The case studies have all been published on the Central Scotland Green Network (CSGN) website and also cover projects in Copenhagen, Hamburg and Belfast.
They are designed to give a flavour of how active travel and green infrastructure can be integrated in different contexts.
One focuses on the Little France Park development in Edinburgh as an example of how to integrate the two from the outset.
Previously known as the South East Wedge Parkland, Little France Park forms part of a larger development area in the south east of the city, which also includes the new housing developments and Edinburgh’s new BioQuarter.
According to the case study, plans for high-quality cycle and active travel routes through the parkland have been integrated into the larger development masterplan from the start.
‘The park was previously undeveloped low-quality arable land,’ the report states.
‘This provided a unique opportunity to design and implement a high-quality path network and cycle infrastructure with few constraints, forming more direct and convenient connections than similar journeys by car or public transport, and through an extensive and attractive park landscape.’
In the development’s first phase, an off-street cycle corridor was built, which was ‘essential to improving overall accessibility and connections in the area’ during the short term.
When complete, the park will include three character areas. All of them will have integrated and cycling routes, but each with have a different focus.
The northern area, where Hawkhill Wood has been extended, will have meandering cycle and walking trails.
These paths will interconnect with the key access node into the park from the north.
The central area of the park will focus on movement and connections, linking the meadows in the north to the more formal parkland in the south.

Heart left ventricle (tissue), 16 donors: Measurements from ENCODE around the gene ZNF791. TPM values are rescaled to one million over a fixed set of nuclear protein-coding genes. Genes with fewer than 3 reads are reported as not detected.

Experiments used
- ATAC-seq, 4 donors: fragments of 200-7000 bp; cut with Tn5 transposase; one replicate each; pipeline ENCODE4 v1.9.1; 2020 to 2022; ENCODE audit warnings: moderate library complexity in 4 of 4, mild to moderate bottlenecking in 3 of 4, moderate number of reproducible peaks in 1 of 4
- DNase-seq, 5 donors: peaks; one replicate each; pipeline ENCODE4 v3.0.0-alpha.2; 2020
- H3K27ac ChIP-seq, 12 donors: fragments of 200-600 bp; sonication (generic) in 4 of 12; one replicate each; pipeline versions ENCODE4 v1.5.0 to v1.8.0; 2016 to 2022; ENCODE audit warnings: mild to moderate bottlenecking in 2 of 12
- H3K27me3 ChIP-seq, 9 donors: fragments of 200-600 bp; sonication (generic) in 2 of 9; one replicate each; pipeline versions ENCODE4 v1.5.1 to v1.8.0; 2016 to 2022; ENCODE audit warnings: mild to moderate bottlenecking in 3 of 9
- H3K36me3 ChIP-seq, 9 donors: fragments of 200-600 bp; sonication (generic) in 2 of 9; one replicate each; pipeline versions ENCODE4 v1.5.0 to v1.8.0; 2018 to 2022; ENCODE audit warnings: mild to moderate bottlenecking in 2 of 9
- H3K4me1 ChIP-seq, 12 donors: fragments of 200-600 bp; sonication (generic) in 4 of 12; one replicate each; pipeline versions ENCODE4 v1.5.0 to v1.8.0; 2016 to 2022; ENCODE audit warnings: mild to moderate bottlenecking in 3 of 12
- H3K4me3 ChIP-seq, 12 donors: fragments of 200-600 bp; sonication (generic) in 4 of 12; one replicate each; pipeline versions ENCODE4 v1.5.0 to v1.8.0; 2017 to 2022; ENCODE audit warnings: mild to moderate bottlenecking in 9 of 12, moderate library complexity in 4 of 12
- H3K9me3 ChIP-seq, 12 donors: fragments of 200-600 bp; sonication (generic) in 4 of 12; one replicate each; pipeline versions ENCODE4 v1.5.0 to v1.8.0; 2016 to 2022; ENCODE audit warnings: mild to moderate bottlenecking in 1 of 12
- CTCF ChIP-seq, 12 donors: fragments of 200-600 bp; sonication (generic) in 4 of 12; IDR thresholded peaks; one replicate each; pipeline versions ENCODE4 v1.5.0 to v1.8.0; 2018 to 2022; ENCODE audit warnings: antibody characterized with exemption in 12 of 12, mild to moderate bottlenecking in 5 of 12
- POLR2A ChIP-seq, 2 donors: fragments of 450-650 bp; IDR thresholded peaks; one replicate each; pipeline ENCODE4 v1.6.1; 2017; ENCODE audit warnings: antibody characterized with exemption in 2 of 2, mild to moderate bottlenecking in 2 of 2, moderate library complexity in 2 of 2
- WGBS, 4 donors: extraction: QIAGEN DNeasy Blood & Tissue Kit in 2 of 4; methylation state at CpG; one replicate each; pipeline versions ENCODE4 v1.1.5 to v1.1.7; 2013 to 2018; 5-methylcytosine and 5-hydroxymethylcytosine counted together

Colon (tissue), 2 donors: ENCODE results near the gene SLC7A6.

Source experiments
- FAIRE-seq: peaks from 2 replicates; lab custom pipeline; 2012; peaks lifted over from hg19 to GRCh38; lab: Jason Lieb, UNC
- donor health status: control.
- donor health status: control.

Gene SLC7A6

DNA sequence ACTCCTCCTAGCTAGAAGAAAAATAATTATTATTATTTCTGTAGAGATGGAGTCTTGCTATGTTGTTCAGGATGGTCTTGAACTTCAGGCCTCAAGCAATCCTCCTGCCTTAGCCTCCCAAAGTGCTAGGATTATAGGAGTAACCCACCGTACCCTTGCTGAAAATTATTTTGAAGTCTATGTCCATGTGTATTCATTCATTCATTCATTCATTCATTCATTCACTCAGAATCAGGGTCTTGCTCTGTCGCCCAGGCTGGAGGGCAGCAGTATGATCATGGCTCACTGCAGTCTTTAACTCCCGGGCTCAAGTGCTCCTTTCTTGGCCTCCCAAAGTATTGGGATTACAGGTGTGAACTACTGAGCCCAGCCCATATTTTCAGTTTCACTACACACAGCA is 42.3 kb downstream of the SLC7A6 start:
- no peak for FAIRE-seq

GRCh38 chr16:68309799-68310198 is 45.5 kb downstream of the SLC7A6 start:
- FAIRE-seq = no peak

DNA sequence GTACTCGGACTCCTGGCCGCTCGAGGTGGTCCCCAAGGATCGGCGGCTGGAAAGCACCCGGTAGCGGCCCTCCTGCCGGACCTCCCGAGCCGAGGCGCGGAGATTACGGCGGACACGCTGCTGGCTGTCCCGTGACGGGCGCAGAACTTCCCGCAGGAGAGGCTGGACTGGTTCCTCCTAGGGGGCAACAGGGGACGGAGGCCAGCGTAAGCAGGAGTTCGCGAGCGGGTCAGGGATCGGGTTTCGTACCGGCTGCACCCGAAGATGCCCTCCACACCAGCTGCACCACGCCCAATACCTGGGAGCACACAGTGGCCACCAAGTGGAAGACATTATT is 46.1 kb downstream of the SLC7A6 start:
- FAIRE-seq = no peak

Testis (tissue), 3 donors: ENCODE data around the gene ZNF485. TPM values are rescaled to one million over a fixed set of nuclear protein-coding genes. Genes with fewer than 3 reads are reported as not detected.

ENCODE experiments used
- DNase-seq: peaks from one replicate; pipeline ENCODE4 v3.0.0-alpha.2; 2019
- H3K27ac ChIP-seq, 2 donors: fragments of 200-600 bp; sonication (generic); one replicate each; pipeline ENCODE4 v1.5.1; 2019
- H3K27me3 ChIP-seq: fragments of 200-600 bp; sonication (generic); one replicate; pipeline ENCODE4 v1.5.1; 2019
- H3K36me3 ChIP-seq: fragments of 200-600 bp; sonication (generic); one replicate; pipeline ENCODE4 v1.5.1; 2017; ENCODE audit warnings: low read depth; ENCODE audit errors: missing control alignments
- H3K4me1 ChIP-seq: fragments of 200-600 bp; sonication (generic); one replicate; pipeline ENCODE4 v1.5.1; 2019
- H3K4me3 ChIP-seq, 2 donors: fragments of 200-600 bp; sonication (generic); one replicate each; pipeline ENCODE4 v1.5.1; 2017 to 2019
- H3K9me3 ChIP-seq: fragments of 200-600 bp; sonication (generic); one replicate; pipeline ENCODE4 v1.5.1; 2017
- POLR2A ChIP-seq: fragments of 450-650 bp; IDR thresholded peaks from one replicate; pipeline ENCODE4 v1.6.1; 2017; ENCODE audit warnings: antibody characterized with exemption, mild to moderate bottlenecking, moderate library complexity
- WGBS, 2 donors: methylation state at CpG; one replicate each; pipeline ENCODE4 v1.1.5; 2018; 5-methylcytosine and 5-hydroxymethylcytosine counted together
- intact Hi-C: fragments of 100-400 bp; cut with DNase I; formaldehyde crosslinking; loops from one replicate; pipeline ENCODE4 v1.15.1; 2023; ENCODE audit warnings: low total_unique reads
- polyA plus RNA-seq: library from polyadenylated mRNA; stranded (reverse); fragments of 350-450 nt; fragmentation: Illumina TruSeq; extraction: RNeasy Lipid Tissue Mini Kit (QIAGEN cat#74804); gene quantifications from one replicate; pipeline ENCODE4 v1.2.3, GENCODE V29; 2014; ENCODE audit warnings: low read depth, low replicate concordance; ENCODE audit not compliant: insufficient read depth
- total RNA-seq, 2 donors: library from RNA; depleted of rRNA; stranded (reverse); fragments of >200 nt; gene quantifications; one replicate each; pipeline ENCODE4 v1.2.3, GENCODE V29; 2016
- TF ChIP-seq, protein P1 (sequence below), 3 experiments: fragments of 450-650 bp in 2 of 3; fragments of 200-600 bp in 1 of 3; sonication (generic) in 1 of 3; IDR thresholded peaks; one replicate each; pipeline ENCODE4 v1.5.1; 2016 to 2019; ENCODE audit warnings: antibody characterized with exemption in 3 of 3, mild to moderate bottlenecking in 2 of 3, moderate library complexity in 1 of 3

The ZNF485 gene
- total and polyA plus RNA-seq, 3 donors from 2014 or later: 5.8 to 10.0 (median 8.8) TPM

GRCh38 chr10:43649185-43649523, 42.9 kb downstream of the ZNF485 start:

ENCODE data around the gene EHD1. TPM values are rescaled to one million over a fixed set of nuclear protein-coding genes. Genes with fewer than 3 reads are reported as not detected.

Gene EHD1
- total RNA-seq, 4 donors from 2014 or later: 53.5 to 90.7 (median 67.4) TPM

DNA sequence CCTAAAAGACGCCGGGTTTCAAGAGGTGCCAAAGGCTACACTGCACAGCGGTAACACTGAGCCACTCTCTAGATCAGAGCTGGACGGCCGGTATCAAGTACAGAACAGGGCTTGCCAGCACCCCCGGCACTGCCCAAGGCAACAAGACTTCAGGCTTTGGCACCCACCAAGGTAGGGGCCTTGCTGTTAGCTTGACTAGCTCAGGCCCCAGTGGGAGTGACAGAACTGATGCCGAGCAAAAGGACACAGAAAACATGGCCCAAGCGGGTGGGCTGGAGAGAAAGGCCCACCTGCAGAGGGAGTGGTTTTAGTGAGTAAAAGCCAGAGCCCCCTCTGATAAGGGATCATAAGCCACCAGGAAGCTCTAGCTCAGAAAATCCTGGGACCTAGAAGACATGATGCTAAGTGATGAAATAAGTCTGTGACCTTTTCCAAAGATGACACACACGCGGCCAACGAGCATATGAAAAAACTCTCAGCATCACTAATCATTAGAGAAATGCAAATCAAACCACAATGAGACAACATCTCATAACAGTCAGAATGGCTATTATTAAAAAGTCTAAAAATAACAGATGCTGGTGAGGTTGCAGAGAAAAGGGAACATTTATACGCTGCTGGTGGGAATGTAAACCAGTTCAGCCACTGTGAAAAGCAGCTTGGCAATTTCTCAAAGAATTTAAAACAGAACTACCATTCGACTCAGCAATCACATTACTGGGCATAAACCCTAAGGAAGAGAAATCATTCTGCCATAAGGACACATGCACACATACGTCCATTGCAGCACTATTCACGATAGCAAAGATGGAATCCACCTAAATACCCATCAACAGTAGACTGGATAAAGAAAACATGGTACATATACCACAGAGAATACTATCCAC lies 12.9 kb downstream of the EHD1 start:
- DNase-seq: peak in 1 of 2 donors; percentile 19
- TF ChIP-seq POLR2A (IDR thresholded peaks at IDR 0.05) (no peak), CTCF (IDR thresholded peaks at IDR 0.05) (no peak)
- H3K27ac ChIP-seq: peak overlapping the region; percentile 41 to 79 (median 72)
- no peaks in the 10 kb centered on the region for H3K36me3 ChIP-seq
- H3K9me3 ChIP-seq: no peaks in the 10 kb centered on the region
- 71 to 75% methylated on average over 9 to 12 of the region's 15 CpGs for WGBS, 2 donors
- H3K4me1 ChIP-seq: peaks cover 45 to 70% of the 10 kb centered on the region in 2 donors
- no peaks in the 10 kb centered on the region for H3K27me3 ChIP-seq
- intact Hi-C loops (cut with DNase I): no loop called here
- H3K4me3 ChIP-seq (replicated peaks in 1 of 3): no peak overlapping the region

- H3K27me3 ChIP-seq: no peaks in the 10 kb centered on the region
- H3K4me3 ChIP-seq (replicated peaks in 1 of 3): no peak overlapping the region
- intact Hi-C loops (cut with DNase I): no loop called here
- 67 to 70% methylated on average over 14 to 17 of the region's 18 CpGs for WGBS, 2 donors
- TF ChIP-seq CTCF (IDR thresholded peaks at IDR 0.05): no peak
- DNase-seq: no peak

New paths have been designed to connect with existing cycle routes, helping deliver an integrated and expanded active travel network for the city.
The path network will also include a floodwater storage area, wildflower seeding and a meadow strip along the main access the route.
Little France Park’s southern area will be a more formal parkland, incorporating avenues of trees, which will help frame views of Craigmillar Castle, Edinburgh Castle and Arthur’s Seat.
‘Together these areas create a parkland that is both habitat and species rich, as well as integrating active travel routes, as part of an overarching masterplan,’ the study adds.
In terms of lessons learnt, the report highlights the ‘need for a shared vision and a realistic expectation of the timelines needed to agree and implement a design’ for the parkland and the various routes.
According to the report, the process for Little France Park was eased by the involvement of the Edinburgh and Lothians Greenspace Trust (ELGT), which brought ‘stakeholders together around a deliverable vision’ that would benefit both the local community and the environment.
And mindful of recent cuts to local authority funding, the study notes the active travel routes have been designed to require ‘low on-going maintenance’.
‘This approach, combined with the fact the green active travel routes were delivered prior to some of the new adjacent housing developments, means their benefits have been felt since the start of the area’s regeneration, and will be easier to continue maintenance of into the future.’
It also notes the project has already successfully improved links between Cragmillar Castle Park with Little France Drive for those on foot or bike, and connected Greendykes Road with the new residential developments to the east of Little France Park.
ELGT is now in the process of obtaining further funding for the next phase of development, which will include linking Midlothian with central Edinburgh, via the Wisp and Craigmillar Castle Park.
The development of the parkland is expected to be complete within the next few years and the study adds it is hoped the use of the green active travel routs and parkland will increase further as time goes on.
‘One of the main lessons learnt was getting the principle of green infrastructure and active travel combined at an early stage of the process,’ said project manager Ross Woodside.
‘The benefits of deliberately integrating green infrastructure and active travel [from the start] ensure that the multiple benefits of both are linked.
‘This includes improved health and well being, increased environmental and aesthetic quality, and improvements in quality of place.’
Photo by Northern Ireland Executive